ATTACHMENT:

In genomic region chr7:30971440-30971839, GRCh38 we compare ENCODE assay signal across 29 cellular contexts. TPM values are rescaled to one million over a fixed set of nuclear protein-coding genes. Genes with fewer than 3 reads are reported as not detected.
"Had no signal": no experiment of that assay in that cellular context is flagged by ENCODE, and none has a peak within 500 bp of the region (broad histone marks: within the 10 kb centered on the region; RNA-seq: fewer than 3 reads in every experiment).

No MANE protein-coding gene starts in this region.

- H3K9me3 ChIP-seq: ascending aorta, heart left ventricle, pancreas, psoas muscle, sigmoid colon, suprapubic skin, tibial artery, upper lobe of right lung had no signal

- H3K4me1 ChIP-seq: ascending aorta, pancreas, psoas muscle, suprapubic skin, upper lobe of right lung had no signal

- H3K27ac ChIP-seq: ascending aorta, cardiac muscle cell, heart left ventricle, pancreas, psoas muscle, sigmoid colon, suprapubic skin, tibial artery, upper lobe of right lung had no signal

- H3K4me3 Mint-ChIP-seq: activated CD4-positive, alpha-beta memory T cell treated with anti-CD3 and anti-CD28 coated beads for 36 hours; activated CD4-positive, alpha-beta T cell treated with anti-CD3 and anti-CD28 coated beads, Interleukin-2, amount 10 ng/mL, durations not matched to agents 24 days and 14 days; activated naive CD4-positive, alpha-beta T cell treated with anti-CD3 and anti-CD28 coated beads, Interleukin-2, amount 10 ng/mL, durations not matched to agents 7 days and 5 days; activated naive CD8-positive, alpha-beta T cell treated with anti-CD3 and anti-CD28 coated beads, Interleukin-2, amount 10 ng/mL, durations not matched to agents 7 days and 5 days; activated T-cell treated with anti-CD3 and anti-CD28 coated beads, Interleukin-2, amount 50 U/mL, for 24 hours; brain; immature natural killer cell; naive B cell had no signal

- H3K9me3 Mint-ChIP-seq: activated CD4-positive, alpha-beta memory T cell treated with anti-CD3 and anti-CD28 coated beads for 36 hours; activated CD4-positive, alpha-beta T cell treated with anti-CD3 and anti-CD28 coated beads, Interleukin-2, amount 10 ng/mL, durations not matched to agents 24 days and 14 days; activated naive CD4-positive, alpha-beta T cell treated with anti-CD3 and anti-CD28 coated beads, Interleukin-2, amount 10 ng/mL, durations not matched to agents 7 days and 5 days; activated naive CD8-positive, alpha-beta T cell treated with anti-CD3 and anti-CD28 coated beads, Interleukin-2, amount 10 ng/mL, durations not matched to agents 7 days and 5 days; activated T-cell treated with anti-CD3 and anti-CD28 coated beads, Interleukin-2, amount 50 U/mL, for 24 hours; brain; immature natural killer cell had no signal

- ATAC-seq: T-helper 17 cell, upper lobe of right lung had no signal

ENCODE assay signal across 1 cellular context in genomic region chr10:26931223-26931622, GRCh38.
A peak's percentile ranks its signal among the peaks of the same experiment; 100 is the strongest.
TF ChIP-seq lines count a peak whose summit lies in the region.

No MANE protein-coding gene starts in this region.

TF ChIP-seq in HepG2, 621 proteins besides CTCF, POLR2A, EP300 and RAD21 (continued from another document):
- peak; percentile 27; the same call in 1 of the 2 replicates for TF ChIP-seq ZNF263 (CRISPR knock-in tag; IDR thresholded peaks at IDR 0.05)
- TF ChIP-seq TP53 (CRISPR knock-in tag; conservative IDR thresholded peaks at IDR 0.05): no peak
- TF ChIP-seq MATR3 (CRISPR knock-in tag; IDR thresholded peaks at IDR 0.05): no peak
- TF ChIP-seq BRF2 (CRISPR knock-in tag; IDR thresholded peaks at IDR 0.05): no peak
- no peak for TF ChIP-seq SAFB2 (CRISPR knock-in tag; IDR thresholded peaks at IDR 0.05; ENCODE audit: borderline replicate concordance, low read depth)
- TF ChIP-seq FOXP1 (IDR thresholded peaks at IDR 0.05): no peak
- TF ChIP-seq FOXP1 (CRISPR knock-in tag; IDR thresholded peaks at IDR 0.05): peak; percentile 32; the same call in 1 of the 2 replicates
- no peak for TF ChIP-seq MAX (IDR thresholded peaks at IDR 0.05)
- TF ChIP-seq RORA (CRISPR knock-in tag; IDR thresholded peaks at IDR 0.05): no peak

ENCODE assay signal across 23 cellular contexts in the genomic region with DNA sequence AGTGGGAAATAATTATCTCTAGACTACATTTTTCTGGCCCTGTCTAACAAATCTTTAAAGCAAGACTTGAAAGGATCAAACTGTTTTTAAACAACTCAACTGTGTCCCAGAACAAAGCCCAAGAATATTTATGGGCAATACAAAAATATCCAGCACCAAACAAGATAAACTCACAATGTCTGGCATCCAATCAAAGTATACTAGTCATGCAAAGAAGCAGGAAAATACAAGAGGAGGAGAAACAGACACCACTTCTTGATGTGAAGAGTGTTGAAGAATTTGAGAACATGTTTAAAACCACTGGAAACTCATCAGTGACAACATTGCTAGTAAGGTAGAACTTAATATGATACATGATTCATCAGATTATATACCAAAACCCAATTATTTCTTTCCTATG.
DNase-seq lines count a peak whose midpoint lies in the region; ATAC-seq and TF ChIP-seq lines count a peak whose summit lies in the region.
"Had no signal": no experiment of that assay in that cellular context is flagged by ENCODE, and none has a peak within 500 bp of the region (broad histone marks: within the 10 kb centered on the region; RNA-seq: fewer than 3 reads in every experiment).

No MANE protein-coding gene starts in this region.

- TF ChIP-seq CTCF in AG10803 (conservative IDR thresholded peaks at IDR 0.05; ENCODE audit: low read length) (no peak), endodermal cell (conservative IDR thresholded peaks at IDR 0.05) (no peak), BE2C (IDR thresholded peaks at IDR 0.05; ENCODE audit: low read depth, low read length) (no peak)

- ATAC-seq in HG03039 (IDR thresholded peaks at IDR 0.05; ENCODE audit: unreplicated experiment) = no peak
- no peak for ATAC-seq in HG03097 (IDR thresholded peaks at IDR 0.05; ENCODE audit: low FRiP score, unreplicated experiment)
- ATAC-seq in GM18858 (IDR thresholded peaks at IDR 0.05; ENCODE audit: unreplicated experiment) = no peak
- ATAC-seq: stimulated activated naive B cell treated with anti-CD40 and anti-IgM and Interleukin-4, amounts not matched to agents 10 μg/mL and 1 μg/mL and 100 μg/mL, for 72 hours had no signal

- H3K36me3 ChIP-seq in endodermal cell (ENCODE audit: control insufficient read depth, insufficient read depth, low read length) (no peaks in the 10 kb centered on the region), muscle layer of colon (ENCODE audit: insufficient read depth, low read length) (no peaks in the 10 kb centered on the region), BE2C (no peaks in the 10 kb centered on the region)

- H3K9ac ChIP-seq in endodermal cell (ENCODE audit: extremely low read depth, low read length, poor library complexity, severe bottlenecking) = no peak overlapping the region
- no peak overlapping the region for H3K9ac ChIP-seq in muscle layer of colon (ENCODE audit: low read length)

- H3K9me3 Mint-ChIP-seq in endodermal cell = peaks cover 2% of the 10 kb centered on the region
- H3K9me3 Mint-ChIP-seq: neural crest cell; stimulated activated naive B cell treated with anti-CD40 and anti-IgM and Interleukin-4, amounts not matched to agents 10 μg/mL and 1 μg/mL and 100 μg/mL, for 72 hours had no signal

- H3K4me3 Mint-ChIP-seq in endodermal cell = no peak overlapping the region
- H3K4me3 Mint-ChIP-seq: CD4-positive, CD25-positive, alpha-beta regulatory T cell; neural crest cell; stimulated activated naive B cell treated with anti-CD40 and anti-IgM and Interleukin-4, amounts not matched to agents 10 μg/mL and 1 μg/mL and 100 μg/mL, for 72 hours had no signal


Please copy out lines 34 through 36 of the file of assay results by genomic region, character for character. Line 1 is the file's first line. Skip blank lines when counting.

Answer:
- H3K9ac ChIP-seq in endodermal cell (ENCODE audit: extremely low read depth, low read length, poor library complexity, severe bottlenecking) = no peak overlapping the region
- no peak overlapping the region for H3K9ac ChIP-seq in muscle layer of colon (ENCODE audit: low read length)

- H3K9me3 Mint-ChIP-seq in endodermal cell = peaks cover 2% of the 10 kb centered on the region